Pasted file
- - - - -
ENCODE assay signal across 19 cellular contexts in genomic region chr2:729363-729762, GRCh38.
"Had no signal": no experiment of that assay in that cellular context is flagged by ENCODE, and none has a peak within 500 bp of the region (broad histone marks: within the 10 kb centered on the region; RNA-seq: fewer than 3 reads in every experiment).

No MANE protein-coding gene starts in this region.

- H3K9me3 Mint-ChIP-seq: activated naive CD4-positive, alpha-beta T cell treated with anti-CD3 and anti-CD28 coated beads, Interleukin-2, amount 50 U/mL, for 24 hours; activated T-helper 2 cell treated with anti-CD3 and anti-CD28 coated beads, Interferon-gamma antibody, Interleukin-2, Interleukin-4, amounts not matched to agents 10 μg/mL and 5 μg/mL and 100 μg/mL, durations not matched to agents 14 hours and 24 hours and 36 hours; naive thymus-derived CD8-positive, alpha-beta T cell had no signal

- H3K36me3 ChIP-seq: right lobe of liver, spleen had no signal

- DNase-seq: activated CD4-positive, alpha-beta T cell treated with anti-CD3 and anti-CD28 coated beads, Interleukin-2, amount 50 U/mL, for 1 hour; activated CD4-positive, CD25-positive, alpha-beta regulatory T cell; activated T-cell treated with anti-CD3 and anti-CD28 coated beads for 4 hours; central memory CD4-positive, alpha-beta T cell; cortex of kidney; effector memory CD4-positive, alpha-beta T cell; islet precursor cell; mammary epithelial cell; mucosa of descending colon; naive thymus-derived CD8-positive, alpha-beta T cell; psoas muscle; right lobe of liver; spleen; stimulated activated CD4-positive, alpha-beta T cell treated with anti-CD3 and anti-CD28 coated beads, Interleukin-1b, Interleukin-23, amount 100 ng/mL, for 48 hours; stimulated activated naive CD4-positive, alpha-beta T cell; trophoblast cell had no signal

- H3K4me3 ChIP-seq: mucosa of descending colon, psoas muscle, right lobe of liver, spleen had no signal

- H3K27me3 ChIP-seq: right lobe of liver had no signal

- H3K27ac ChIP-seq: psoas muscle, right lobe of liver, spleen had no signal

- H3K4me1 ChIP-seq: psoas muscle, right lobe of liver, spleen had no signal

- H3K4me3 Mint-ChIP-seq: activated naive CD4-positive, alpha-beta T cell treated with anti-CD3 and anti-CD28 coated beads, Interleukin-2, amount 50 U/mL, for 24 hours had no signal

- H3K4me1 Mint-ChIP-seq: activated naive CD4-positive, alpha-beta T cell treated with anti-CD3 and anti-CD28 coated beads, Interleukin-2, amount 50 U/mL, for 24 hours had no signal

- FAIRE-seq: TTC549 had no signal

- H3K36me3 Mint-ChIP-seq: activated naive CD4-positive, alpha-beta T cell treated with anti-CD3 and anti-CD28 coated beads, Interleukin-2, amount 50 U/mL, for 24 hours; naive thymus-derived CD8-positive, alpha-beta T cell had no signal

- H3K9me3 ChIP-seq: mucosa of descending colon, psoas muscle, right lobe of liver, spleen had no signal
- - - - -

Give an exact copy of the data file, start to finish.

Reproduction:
ENCODE assay signal across 19 cellular contexts in genomic region chr2:729363-729762, GRCh38.
"Had no signal": no experiment of that assay in that cellular context is flagged by ENCODE, and none has a peak within 500 bp of the region (broad histone marks: within the 10 kb centered on the region; RNA-seq: fewer than 3 reads in every experiment).

No MANE protein-coding gene starts in this region.

- H3K9me3 Mint-ChIP-seq: activated naive CD4-positive, alpha-beta T cell treated with anti-CD3 and anti-CD28 coated beads, Interleukin-2, amount 50 U/mL, for 24 hours; activated T-helper 2 cell treated with anti-CD3 and anti-CD28 coated beads, Interferon-gamma antibody, Interleukin-2, Interleukin-4, amounts not matched to agents 10 μg/mL and 5 μg/mL and 100 μg/mL, durations not matched to agents 14 hours and 24 hours and 36 hours; naive thymus-derived CD8-positive, alpha-beta T cell had no signal

- H3K36me3 ChIP-seq: right lobe of liver, spleen had no signal

- DNase-seq: activated CD4-positive, alpha-beta T cell treated with anti-CD3 and anti-CD28 coated beads, Interleukin-2, amount 50 U/mL, for 1 hour; activated CD4-positive, CD25-positive, alpha-beta regulatory T cell; activated T-cell treated with anti-CD3 and anti-CD28 coated beads for 4 hours; central memory CD4-positive, alpha-beta T cell; cortex of kidney; effector memory CD4-positive, alpha-beta T cell; islet precursor cell; mammary epithelial cell; mucosa of descending colon; naive thymus-derived CD8-positive, alpha-beta T cell; psoas muscle; right lobe of liver; spleen; stimulated activated CD4-positive, alpha-beta T cell treated with anti-CD3 and anti-CD28 coated beads, Interleukin-1b, Interleukin-23, amount 100 ng/mL, for 48 hours; stimulated activated naive CD4-positive, alpha-beta T cell; trophoblast cell had no signal

- H3K4me3 ChIP-seq: mucosa of descending colon, psoas muscle, right lobe of liver, spleen had no signal

- H3K27me3 ChIP-seq: right lobe of liver had no signal

- H3K27ac ChIP-seq: psoas muscle, right lobe of liver, spleen had no signal

- H3K4me1 ChIP-seq: psoas muscle, right lobe of liver, spleen had no signal

- H3K4me3 Mint-ChIP-seq: activated naive CD4-positive, alpha-beta T cell treated with anti-CD3 and anti-CD28 coated beads, Interleukin-2, amount 50 U/mL, for 24 hours had no signal

- H3K4me1 Mint-ChIP-seq: activated naive CD4-positive, alpha-beta T cell treated with anti-CD3 and anti-CD28 coated beads, Interleukin-2, amount 50 U/mL, for 24 hours had no signal

- FAIRE-seq: TTC549 had no signal

- H3K36me3 Mint-ChIP-seq: activated naive CD4-positive, alpha-beta T cell treated with anti-CD3 and anti-CD28 coated beads, Interleukin-2, amount 50 U/mL, for 24 hours; naive thymus-derived CD8-positive, alpha-beta T cell had no signal

- H3K9me3 ChIP-seq: mucosa of descending colon, psoas muscle, right lobe of liver, spleen had no signal